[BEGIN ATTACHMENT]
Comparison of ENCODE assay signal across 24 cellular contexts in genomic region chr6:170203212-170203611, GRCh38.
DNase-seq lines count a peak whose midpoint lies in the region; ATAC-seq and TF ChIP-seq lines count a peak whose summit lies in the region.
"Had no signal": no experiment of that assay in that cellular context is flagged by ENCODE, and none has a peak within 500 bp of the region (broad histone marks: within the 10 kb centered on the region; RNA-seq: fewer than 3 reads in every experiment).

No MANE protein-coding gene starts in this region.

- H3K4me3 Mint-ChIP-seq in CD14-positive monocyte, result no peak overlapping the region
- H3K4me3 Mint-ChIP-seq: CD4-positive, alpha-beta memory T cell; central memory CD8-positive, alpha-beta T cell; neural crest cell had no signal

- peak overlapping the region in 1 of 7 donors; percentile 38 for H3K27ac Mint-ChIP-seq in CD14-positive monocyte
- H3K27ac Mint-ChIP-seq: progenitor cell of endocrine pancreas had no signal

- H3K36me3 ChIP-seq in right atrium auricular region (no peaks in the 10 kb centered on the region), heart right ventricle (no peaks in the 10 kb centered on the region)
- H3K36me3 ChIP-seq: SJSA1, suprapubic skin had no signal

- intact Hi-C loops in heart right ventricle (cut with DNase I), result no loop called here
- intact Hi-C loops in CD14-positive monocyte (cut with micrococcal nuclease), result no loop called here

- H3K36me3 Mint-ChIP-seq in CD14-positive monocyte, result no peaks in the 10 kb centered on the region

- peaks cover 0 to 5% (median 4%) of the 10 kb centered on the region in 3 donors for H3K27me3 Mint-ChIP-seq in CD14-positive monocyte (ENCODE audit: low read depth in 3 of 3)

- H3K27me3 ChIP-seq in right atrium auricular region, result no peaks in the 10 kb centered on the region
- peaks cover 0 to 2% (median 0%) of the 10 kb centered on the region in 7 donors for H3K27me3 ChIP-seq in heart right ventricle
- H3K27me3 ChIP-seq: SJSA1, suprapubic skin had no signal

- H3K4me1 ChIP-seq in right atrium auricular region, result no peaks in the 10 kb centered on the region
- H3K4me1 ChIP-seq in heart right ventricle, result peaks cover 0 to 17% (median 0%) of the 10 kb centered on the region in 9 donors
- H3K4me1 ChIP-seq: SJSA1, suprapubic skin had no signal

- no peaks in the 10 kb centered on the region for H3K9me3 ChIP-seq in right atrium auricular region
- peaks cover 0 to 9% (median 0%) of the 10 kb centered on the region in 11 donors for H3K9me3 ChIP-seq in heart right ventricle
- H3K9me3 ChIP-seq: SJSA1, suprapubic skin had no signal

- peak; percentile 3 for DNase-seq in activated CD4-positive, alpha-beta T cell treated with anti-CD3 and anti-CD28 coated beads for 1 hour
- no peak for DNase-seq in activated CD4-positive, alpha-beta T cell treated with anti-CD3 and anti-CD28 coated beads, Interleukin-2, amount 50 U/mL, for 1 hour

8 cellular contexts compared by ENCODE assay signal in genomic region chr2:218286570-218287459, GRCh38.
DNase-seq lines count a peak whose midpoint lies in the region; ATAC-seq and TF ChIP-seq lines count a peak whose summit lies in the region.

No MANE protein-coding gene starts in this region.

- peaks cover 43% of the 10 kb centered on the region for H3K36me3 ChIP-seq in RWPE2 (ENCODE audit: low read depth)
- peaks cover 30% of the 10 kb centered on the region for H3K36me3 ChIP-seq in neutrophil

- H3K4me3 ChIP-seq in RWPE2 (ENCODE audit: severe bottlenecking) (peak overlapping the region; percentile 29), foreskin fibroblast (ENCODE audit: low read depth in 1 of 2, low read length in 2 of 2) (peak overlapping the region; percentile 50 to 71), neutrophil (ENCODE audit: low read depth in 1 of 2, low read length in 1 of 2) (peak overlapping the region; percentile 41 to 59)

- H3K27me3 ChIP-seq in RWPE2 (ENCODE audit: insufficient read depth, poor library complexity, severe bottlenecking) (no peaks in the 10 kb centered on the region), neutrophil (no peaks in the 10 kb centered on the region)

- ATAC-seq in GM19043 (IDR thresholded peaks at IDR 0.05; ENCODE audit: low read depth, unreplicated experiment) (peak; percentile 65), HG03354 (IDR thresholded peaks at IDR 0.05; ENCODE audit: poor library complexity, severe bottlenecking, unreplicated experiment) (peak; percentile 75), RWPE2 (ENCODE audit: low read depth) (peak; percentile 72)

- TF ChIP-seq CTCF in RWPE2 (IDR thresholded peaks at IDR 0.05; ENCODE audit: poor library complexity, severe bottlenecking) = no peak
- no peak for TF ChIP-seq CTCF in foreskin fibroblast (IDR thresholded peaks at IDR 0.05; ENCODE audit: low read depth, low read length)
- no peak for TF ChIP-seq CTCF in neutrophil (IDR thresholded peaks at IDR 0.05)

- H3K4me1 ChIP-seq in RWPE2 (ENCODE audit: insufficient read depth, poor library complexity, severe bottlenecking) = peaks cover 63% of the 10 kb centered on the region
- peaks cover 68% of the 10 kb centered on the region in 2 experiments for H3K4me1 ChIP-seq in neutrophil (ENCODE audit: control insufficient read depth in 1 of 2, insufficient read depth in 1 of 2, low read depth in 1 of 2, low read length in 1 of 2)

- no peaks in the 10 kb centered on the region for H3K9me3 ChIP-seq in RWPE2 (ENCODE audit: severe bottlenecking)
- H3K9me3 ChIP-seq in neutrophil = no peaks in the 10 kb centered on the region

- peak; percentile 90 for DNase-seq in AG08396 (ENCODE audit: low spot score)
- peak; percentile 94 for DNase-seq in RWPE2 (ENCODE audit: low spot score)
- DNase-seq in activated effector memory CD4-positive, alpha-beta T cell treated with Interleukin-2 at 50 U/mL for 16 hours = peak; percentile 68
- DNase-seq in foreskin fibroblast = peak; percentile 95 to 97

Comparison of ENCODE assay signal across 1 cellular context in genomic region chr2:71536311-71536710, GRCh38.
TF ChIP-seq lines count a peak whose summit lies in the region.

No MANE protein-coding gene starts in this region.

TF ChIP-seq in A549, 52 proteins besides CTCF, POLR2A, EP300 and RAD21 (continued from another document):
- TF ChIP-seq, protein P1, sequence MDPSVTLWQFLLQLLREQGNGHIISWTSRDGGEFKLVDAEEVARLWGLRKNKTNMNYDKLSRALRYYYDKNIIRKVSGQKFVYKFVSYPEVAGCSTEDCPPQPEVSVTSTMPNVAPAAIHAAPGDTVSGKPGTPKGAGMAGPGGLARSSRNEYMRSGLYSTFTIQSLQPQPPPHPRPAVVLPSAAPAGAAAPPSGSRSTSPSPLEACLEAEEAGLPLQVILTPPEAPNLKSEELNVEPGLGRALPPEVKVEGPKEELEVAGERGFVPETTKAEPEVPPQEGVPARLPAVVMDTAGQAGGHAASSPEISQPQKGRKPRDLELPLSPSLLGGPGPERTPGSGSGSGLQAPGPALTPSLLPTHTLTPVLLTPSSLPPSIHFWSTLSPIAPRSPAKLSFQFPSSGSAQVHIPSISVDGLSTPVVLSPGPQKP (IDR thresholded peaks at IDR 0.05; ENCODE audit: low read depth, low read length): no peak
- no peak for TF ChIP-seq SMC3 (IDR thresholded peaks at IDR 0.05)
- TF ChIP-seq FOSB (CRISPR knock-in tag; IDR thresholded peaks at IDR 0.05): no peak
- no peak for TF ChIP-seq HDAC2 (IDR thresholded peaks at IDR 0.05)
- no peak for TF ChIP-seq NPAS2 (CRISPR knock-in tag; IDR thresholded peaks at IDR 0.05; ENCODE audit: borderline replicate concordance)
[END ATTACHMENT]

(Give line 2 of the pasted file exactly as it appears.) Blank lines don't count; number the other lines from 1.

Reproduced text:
DNase-seq lines count a peak whose midpoint lies in the region; ATAC-seq and TF ChIP-seq lines count a peak whose summit lies in the region.